Because septic tanks accumulate sludge on the bottom, they must be periodically pumped out by a professional contractor who has the needed equipment. If the tank is the right size, pumping out should be required about once every two or three years, but this depends on the amount of flow the system gets each day, and on how careful occupants are about discarding unnecessary waste through the drain pipes (the more garbage you throw down the drain, the quicker the tank will fill up).

If a grease trap has been installed as mentioned above, emptying it regularly before grease can overflow into the main tank will help lengthen the time between pump-outs (and possible future clogging of the drainage field).

The homeowner who is not certain of how fast sludge is accumulating should check the level inside the tank about once a year. Septic tanks have a removable cover so the level of the sludge can be determined by probing with a long pole. Wrap the bottom of this pole with a layer of thick cloth or old towels, then push it down to the bottom and draw it out. The color on the rags will indicate the depth of the sludge at the bottom.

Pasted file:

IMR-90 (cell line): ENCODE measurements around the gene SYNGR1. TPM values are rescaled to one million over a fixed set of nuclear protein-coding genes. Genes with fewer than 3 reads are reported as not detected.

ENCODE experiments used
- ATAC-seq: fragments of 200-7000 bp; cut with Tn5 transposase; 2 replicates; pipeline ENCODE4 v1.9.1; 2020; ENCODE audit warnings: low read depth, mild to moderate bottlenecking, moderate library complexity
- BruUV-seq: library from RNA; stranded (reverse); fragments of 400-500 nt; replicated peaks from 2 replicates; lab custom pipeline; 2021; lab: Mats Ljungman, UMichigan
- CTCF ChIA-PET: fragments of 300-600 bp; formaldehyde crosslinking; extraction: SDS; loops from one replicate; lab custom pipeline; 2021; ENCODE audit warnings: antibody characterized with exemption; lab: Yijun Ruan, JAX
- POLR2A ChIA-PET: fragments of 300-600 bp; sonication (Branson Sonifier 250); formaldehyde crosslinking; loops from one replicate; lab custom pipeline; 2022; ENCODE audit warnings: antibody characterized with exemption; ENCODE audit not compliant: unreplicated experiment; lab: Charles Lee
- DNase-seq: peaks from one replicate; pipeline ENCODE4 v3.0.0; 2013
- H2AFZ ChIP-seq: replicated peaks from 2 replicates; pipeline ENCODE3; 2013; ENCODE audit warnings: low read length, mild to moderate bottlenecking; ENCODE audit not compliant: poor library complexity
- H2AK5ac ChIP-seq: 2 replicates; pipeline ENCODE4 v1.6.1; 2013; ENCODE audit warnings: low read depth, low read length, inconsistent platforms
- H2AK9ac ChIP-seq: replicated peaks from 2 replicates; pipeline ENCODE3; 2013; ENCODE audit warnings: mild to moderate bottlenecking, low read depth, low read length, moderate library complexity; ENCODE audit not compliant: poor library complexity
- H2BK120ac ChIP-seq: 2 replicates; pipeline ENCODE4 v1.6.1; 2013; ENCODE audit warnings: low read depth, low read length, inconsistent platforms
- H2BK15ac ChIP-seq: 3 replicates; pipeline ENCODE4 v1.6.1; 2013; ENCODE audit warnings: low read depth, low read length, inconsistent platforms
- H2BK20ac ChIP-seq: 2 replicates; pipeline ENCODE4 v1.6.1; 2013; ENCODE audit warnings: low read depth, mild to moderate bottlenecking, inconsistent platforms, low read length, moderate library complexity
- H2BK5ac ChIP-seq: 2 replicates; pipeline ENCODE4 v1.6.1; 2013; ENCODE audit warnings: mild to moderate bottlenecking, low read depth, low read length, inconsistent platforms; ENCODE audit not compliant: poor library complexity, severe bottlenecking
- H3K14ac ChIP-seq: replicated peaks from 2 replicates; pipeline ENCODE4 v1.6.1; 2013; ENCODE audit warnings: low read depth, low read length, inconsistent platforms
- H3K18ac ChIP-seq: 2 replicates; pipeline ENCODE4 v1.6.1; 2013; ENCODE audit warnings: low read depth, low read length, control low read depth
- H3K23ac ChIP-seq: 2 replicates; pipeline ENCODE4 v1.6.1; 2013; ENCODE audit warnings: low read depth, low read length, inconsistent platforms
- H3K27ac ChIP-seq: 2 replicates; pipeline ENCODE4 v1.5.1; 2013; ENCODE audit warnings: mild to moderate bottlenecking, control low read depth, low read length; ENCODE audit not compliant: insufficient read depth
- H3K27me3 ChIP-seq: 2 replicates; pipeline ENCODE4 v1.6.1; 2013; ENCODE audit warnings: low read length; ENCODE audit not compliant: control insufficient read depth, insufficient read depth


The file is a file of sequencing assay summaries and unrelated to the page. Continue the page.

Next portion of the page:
As the drawing shows, there is a layer of scum or floating waste at the top, as well as a layer of sludge along the bottom. When the depth of the sludge layer, combined with the depth of the floating layer of waste, is more than about one-third the depth of all the liquid in the tank (generally when the sludge depth exceeds 12 inches to 15 inches), it is time for pumping out.

Another way to check on the condition of the tank is to take the inspection cover off the distribution box and look inside. Since only liquid waste should be leaving the septic tank and flowing out into the drainage field, any sign of solid waste entering the distribution box is an indication of a septic tank that needs pumping out. If solid waste is allowed to flow into the drainage field the pipes will eventually clog and an expensive replacement job will be needed.

The best time of the year to have a septic tank pumped out is in the spring, because warm weather will hasten bacterial action, and incoming sewage will be treated more quickly if there is no sludge to interfere with the action. Also, warm weather makes it more likely that an over-full tank will give off obnoxious odors in the area near where it is buried.

Although various chemicals and special yeasts or other products have been thought to be helpful in reducing the accumulation of solids inside a septic tank, most experts agree that these products are of little or no real use: The only effective way to reduce solids is to have them pumped.